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Written in fRoots issue 381, March 2015

Compiled by Cätlin Jaago
Estonian Literary Museum / Estonian Folklore Archives
ISSN 1736-0528, EKMCD 008 (2011)

A box, fastened rather charmingly with a length of turquoise wool as if tying the jew’s-harp in the photo to its wooden holder, contains two books and a CD.
     One, of 200 pages with lots of sepia photos, is about the history, forms and traditions of jew’s harps made and played in Estonia, with instructions for playing and, taking up more than half the pages, biographies and photos of sixteen players of the past. The text is parallel Estonian and English. The other, ring-bound to lie flat, contains transcriptions of their playing, with, on the CD inside its back cover, the audio of those same tunes - 49 short tracks from the Estonian Folklore Archives recorded between 1922 and 1994.
     The very earliest recordings are inevitably scratchy, and none of the tracks show the sort of high technical virtuosity of players in traditions in some other parts of the world, but their principal interest lies in giving us audio contact with the players, whose bios are interesting windows into Estonian musical life of the past.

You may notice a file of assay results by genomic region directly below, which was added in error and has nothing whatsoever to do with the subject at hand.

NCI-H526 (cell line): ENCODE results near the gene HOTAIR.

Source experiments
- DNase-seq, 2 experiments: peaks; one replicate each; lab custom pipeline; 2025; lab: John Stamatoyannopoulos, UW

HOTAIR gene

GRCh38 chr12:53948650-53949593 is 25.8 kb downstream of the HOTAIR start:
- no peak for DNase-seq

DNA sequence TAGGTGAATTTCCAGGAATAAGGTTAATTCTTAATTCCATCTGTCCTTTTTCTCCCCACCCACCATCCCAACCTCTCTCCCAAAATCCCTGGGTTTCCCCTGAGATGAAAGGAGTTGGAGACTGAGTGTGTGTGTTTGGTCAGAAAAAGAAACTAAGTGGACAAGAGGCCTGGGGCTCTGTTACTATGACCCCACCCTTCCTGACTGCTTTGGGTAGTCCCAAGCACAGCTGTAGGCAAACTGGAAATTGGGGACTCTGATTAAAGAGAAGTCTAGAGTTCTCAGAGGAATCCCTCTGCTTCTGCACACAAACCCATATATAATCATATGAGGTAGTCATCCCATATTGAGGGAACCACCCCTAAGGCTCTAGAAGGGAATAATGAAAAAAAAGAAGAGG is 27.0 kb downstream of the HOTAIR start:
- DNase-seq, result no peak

The package is compiled by Cätlin Jaago (now Cätlin Mägi), bagpiper, jews-harp player and member of the Torupilli Jussi Trio, Ro:toro and Vägilased.
     Not destined to sweep the best-seller lists, but a piece of good research, attractively and welcomingly presented, and such things can boost esteem for a tradition and its exponents, and even spur people to play, participate in and so revive it.
     (For a beautifully put together book and CD package, to which Cätlin also contributed, on the whole range of Estonian folk instruments (only in Estonian but full of photos), see Eesti Rahvapille, reviewed in fR 314/315)


© 2015 Andrew Cronshaw

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